My thanks to the AUAN for this explanation.

A clip on La Sexta TV filmed in Alcaucín, Málaga. Meet, amongst others, Philip Smalley from SOHA, property owner Michael Wake '...it's such a good country, but the laws and politicians make it difficult for many people', local councillor Mario Blancke, and a spitting-with-rage ecologist who wants to knock down all the houses and return the hills back to the Stone Age.

'The prosecution intends to ask for the demolition of 98 homes, owned by Britons resident in Albox (Almería) as part of their complaint against two promoters...'. The area is called 'El Romeral-La Aljambra' and the homes were built between 2004 and 2006. Story at Ideal. A comment on Facebook reads: 'Just as sanity was peeping over the horizon...'.

July was a bad month for house-sales, according to Idealista.com which says that, compared with a year ago, both prices and sales were down around 10%.

'After weeks of reports touting slight increases in Spain home prices, two new reports illustrate the Spain property market is still far away from a real recovery.
The latest report from Tinsa, the valuations company, show home prices were down 4.3 per cent in August from July, which is a sharp contrast to recent data suggesting prices were moving up for the first time in six years. The Tinsa statement came just days after the Ministry of Public Works released its own report, which showed “unsubsidized” home prices fell 2.9 per cent. Average prices are at €1,459 a square meter, which is similar to 2004 levels. All the reports use different standards and data – and reflect different periods of time – but, if nothing else, they make it clear that home prices have yet to fall into a solid upward trend, despite the recent positive data...'. From Mark Stücklin's Spanish Property Insight.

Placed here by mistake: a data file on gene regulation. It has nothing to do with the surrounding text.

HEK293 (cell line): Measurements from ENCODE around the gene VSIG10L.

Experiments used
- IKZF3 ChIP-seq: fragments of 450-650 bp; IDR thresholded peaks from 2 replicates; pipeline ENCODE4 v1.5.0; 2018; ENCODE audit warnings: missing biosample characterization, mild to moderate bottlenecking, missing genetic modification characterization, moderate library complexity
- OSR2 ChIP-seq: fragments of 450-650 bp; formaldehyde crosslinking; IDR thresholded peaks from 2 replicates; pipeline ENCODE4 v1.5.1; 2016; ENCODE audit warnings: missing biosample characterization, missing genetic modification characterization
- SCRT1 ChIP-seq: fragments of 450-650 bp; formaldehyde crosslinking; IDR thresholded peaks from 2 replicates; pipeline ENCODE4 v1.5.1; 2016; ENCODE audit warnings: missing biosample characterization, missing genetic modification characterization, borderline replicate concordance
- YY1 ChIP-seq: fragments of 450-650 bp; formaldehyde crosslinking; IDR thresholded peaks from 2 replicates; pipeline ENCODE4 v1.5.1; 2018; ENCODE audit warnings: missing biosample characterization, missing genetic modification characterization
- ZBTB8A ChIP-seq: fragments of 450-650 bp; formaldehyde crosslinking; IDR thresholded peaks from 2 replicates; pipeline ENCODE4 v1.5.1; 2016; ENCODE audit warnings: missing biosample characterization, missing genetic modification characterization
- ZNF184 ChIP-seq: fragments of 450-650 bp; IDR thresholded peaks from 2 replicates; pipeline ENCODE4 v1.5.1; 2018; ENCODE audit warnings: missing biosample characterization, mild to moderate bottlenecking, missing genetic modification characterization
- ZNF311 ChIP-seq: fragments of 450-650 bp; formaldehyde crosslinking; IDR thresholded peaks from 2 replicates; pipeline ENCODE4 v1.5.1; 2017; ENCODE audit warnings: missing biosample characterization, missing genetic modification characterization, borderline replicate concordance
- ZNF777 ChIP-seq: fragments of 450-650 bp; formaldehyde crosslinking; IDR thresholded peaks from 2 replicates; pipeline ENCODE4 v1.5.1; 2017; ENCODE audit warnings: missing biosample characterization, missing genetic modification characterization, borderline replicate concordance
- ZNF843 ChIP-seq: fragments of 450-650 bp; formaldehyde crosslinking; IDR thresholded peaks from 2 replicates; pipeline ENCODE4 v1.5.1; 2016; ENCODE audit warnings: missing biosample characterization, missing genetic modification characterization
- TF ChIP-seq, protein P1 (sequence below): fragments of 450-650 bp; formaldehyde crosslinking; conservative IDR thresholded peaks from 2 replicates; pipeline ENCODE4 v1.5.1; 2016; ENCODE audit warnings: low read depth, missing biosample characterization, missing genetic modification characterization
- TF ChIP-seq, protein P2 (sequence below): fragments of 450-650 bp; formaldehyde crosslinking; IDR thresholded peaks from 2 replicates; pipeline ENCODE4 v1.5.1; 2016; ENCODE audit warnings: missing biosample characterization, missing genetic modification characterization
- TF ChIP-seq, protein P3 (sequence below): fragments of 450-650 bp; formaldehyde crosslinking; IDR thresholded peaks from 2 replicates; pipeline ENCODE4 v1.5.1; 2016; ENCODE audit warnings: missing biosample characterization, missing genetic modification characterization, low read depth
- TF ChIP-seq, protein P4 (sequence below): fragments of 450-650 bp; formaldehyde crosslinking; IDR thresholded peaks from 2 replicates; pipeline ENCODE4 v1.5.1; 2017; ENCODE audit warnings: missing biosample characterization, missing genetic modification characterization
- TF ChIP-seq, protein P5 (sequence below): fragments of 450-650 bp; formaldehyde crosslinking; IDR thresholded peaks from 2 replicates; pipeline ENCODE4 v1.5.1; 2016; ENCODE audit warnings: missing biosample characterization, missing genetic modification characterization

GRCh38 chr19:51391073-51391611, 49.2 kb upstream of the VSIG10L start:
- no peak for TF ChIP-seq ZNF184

From an opinion piece in El País lamenting the move from the Countryside to the Urban sprawl: '...(In Spain it was long considered) better for the Public Purse that all lived in the cities rather than spread across the country in tiny hamlets...'. Here, abandoned villages are common (there are at least 3,000), while in other European countries, where the government provides a fairer share-out of the national resources, forgotten hamlets are much rarer.


International visitors to Spain through August stand at 45.4m according to Frontur (which measures international passage) – an increase of 7.3% over last year. Russian visitors were down by 5% thanks to a devaluation of the Rouble. Britons led the surge with 10.5m visits.

According to the experts in tourism, that's to say 'la patronal hotelera', there are 500,000 'irregular' short-term rental apartments across Spain, since it is a well-known fact that visitors to this great country should be forced to stay in hotels where they will be treated with the respect and understanding that they deserve – and if not, why, there's always Italy.